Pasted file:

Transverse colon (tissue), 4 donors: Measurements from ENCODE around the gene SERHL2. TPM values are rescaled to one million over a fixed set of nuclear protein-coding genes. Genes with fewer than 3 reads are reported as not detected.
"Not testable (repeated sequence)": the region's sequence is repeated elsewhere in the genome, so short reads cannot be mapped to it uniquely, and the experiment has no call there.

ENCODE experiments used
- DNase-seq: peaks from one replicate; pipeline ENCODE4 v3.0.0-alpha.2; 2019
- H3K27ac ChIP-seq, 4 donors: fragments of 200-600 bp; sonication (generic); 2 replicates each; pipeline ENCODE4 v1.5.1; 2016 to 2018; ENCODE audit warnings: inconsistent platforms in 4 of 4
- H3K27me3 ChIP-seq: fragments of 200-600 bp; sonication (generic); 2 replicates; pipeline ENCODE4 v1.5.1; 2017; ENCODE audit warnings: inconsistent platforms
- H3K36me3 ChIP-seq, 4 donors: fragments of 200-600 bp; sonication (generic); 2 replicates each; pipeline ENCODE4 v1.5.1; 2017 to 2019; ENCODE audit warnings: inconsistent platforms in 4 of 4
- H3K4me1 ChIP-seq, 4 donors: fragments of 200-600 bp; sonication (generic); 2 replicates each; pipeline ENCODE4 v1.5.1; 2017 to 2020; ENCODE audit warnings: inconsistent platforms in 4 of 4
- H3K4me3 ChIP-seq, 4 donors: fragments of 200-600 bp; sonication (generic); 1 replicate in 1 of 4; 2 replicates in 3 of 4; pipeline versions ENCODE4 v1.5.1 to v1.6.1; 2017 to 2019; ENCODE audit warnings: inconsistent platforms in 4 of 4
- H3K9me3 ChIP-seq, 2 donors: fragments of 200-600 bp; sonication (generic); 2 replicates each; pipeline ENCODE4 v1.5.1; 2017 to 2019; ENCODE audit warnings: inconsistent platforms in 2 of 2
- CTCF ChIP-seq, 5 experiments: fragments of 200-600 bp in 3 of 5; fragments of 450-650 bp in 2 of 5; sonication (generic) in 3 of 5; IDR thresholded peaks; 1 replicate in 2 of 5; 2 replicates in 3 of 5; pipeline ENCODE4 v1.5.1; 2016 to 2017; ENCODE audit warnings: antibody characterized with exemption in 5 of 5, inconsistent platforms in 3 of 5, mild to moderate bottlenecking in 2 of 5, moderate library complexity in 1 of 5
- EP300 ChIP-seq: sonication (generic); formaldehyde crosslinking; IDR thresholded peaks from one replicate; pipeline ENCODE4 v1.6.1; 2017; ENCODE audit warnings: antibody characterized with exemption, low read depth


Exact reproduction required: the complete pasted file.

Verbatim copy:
Transverse colon (tissue), 4 donors: Measurements from ENCODE around the gene SERHL2. TPM values are rescaled to one million over a fixed set of nuclear protein-coding genes. Genes with fewer than 3 reads are reported as not detected.
"Not testable (repeated sequence)": the region's sequence is repeated elsewhere in the genome, so short reads cannot be mapped to it uniquely, and the experiment has no call there.

ENCODE experiments used
- DNase-seq: peaks from one replicate; pipeline ENCODE4 v3.0.0-alpha.2; 2019
- H3K27ac ChIP-seq, 4 donors: fragments of 200-600 bp; sonication (generic); 2 replicates each; pipeline ENCODE4 v1.5.1; 2016 to 2018; ENCODE audit warnings: inconsistent platforms in 4 of 4
- H3K27me3 ChIP-seq: fragments of 200-600 bp; sonication (generic); 2 replicates; pipeline ENCODE4 v1.5.1; 2017; ENCODE audit warnings: inconsistent platforms
- H3K36me3 ChIP-seq, 4 donors: fragments of 200-600 bp; sonication (generic); 2 replicates each; pipeline ENCODE4 v1.5.1; 2017 to 2019; ENCODE audit warnings: inconsistent platforms in 4 of 4
- H3K4me1 ChIP-seq, 4 donors: fragments of 200-600 bp; sonication (generic); 2 replicates each; pipeline ENCODE4 v1.5.1; 2017 to 2020; ENCODE audit warnings: inconsistent platforms in 4 of 4
- H3K4me3 ChIP-seq, 4 donors: fragments of 200-600 bp; sonication (generic); 1 replicate in 1 of 4; 2 replicates in 3 of 4; pipeline versions ENCODE4 v1.5.1 to v1.6.1; 2017 to 2019; ENCODE audit warnings: inconsistent platforms in 4 of 4
- H3K9me3 ChIP-seq, 2 donors: fragments of 200-600 bp; sonication (generic); 2 replicates each; pipeline ENCODE4 v1.5.1; 2017 to 2019; ENCODE audit warnings: inconsistent platforms in 2 of 2
- CTCF ChIP-seq, 5 experiments: fragments of 200-600 bp in 3 of 5; fragments of 450-650 bp in 2 of 5; sonication (generic) in 3 of 5; IDR thresholded peaks; 1 replicate in 2 of 5; 2 replicates in 3 of 5; pipeline ENCODE4 v1.5.1; 2016 to 2017; ENCODE audit warnings: antibody characterized with exemption in 5 of 5, inconsistent platforms in 3 of 5, mild to moderate bottlenecking in 2 of 5, moderate library complexity in 1 of 5
- EP300 ChIP-seq: sonication (generic); formaldehyde crosslinking; IDR thresholded peaks from one replicate; pipeline ENCODE4 v1.6.1; 2017; ENCODE audit warnings: antibody characterized with exemption, low read depth